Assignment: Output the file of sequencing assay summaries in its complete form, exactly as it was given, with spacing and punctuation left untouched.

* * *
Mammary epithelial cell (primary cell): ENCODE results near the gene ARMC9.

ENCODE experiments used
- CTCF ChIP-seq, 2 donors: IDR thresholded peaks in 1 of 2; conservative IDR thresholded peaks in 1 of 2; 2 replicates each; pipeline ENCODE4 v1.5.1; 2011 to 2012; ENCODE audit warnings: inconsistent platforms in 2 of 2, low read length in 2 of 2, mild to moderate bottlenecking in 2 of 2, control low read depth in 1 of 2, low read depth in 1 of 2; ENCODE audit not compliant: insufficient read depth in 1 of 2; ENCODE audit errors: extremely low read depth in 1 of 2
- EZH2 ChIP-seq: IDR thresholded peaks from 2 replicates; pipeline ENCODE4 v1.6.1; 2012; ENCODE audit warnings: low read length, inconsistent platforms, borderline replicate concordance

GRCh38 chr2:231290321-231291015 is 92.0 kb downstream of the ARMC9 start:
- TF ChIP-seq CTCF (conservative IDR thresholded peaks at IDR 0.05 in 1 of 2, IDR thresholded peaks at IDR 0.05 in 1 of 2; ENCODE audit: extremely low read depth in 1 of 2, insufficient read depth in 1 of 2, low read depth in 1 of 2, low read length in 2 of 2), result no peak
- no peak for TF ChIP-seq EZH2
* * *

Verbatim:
Mammary epithelial cell (primary cell): ENCODE results near the gene ARMC9.

ENCODE experiments used
- CTCF ChIP-seq, 2 donors: IDR thresholded peaks in 1 of 2; conservative IDR thresholded peaks in 1 of 2; 2 replicates each; pipeline ENCODE4 v1.5.1; 2011 to 2012; ENCODE audit warnings: inconsistent platforms in 2 of 2, low read length in 2 of 2, mild to moderate bottlenecking in 2 of 2, control low read depth in 1 of 2, low read depth in 1 of 2; ENCODE audit not compliant: insufficient read depth in 1 of 2; ENCODE audit errors: extremely low read depth in 1 of 2
- EZH2 ChIP-seq: IDR thresholded peaks from 2 replicates; pipeline ENCODE4 v1.6.1; 2012; ENCODE audit warnings: low read length, inconsistent platforms, borderline replicate concordance

GRCh38 chr2:231290321-231291015 is 92.0 kb downstream of the ARMC9 start:
- TF ChIP-seq CTCF (conservative IDR thresholded peaks at IDR 0.05 in 1 of 2, IDR thresholded peaks at IDR 0.05 in 1 of 2; ENCODE audit: extremely low read depth in 1 of 2, insufficient read depth in 1 of 2, low read depth in 1 of 2, low read length in 2 of 2), result no peak
- no peak for TF ChIP-seq EZH2